Picaresque Novel: An Analysis

Picaresque Novel: An Analysis

The picaresque novel (Spanish: ‘picaresco’, from ‘picaro’,
for ‘rogue’ and ‘rascal’) is a popular genre of novel that originated in Spain
and flourished in Europe in the 17th and 18th centuries
and has continued to influence modern literature. Therefore, picaresque novel
is the life story of rogue or picaro, a clever and amusing adventurer of low
social status. The story is usually narrated in the first person as
autobiography. Episodic in nature, the plot consists of a series of thrilling
incidents. The hero wanders from place to place, from job to job. The
adventures help the picaro to meet with the people of all different social
strata- businessmen, politicians, clergymen, doctors, lawyers, drunkards, poor,
buffoons etc. He is thus charged with opportunities of satirizing the hypocrisy
and corruption of entire society.

Picaresque Novel: An Analysis

Characteristically, the picaresque novel is anti-romantic in
nature. It sharply attacks the romance, courtly marriage and chivalry of the medieval
literature. Dr. Kettle is of the opinion, “What
made their novel possible was the new attitude to the world brought about by
the decadence of feudal society.”
With the passing of the old society, a
vacuum was created and people were faced with a desperate situation. Ruined and demoralized, the aristocracy took to questionable means for mere survival and
the lower classes became rogues and vagabonds. Surely, the picaresque novel came
out in such a vehement context. Lazarillo de Tormes is the
first picaresque novel in Spain that tells us the life story of a picaro boy. History
of the Life of Boscon
is another Spanish picaresque novel
describing the life and adventure of a rascal who follows his wealthy school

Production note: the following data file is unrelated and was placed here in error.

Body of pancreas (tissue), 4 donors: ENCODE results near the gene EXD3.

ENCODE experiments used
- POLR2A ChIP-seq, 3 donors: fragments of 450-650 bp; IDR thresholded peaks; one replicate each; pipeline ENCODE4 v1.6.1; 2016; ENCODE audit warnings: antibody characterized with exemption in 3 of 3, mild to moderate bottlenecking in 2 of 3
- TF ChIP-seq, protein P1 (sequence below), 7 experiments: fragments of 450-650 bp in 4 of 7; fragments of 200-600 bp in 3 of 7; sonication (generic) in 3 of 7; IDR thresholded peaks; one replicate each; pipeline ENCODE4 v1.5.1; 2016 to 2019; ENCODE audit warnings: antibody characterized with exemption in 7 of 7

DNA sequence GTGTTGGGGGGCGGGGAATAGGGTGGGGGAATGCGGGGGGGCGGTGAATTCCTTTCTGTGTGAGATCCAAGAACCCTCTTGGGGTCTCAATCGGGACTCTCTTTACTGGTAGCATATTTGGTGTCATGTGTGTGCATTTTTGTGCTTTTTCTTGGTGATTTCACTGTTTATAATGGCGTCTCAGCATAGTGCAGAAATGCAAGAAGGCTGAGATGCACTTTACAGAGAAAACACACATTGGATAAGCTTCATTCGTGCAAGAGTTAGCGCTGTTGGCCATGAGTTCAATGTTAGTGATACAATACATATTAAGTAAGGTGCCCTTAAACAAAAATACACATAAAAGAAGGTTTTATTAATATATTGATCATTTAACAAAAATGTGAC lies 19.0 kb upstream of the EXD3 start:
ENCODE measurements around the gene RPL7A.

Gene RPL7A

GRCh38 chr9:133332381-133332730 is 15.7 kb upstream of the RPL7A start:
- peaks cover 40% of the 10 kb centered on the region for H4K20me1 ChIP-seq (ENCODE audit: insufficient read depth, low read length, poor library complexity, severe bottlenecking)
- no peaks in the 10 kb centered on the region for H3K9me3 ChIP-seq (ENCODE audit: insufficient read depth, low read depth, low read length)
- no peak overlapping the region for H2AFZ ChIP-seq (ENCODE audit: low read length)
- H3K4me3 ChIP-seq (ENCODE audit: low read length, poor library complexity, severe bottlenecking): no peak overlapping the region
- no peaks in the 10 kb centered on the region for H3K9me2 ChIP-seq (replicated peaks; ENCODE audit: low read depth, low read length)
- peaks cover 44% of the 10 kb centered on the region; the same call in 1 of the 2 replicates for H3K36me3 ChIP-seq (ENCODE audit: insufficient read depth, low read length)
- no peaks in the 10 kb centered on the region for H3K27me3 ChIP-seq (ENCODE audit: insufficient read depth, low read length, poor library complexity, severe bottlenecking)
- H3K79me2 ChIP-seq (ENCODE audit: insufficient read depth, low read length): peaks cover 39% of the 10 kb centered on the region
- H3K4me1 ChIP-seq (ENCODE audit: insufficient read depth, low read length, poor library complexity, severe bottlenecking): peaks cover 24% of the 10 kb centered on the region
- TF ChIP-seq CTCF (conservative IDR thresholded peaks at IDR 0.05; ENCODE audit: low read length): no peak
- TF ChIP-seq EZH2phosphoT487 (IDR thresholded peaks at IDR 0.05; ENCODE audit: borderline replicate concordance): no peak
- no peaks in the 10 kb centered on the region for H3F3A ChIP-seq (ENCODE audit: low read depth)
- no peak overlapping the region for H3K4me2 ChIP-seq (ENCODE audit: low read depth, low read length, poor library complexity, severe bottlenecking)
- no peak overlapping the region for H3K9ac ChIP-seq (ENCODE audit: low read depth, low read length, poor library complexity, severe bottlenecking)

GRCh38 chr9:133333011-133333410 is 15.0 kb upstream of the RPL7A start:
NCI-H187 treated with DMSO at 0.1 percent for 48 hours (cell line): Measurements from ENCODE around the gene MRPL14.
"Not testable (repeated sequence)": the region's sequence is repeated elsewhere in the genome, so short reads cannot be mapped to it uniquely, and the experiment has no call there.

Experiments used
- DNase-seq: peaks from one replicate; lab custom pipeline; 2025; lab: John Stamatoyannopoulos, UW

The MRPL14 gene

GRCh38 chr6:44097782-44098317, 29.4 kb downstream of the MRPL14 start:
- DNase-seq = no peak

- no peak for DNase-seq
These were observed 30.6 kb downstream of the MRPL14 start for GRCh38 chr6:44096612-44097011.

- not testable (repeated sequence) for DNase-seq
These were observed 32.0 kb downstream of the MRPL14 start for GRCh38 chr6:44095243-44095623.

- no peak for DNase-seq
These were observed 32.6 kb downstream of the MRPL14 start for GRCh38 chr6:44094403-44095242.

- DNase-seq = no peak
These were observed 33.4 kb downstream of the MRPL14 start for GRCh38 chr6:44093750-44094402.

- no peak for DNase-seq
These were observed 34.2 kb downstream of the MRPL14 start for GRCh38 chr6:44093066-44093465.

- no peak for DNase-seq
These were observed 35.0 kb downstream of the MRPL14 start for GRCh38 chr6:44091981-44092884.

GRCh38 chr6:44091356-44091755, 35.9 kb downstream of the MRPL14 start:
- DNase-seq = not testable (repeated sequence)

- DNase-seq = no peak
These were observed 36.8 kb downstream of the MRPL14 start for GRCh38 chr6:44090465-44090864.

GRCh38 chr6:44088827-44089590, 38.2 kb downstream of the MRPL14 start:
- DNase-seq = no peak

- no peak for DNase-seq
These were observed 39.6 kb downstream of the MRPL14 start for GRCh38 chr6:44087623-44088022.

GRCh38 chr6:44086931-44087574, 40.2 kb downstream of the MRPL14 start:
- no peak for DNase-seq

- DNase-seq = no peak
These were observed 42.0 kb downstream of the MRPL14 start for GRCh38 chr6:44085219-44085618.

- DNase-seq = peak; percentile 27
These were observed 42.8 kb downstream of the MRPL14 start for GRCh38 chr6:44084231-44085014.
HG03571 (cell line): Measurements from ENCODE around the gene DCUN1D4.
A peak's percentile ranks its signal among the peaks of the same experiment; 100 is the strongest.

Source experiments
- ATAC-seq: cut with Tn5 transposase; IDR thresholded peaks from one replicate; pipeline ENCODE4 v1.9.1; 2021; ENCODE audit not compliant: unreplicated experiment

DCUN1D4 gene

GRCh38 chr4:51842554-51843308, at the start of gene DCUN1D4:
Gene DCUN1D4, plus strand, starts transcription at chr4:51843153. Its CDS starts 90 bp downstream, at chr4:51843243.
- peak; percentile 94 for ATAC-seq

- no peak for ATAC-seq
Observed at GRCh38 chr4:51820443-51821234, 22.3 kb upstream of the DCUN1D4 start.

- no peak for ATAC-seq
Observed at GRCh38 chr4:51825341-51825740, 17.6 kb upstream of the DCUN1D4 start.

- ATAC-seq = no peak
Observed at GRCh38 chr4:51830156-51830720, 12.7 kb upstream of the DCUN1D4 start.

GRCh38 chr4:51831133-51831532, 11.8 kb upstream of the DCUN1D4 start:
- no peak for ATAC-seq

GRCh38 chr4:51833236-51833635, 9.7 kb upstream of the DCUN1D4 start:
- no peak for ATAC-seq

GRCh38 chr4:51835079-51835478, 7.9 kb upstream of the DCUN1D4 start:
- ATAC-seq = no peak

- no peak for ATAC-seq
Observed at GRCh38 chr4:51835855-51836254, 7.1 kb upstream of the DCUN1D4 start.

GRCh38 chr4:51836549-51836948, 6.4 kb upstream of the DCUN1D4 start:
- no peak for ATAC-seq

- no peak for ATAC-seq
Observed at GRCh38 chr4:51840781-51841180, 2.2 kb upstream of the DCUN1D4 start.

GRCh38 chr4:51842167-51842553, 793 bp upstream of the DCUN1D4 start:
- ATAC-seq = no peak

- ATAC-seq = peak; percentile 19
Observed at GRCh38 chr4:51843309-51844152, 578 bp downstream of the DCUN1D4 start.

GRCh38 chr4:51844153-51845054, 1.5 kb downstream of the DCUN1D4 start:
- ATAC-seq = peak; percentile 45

mate. He joins a gang of thieves, poses as a cripple, becomes an actor and
finally went to America.

Cervantes’s Don Quixote is somewhat akin
to the Spanish picaresque novel. It is a devastating satire on the entire
mischievous pile of romantic absurdity.
Gil Bilas by Le
Picaresque Novel: An Analysis
Sage is
however the best known picaresque novel that exercised a huge influence on
Fielding and Smollett.

However, it was Thomas Nash, the University Wit who first introduced
the picaresque tradition in his English fiction, The Unfortunate Traveller in
the Life of Jack Wilton
(1594). It is remarkable for its spirit and
wit and for the streak of tragic realism which runs through the major episodes.

Moll Flanders is considered the first picaresque of the
18th century. But critics like Ian Watt, Arnold Kettle and Neill
opposed the idea to call it mere picaresque novel. According to Ian Watt, the
adventures of the heroin are rooted in the dynamics of economic individualism
and so she is different from the picaresque protagonists.

Smollett’s Roderick Random (1748) is another
popular picaresque novel. It is a series of episodes told with vigour and
vividness and is linked together in the life of the selfish and the
unprincipled hero who relates them. His others picaresque novels are Peregrine
Pickle, Fardinand Count Fathom, Humphry Clinker

Henry Fielding’s Tom Jones is a gorgeous novel in picaresque
tradition. Tom is a traveling foundling. The plot of Tom Jones is a cleverly
constructed framework for a picture of life. It takes the reader to a panoramic
tour through society, a tour in which all
Picaresque Novel: An Analysis
the features of interest would be unobtrusively
highlighted. His another picaresque novel is
Sir Joseph Andrews.

Other novels with element of picaresque include Charles
Dickens’ David Copperfield, Rudyard Kipling’s Kim,
Mark Twin’s The Adventures of Huckleberry Finn, Jack Kerouac’s On
the Road
, Helen Zahavi’s Dirty Weekend etc.

To conclude, picaresque novel fells spotlight on the
realistic aspects of the society. The broad social canvas, the vivid
description of trades and professions, the mingling of all social classes, the
ironic scrutiny of the morals- these characteristics surely enrich our taste to
read picaresque novel time and again.


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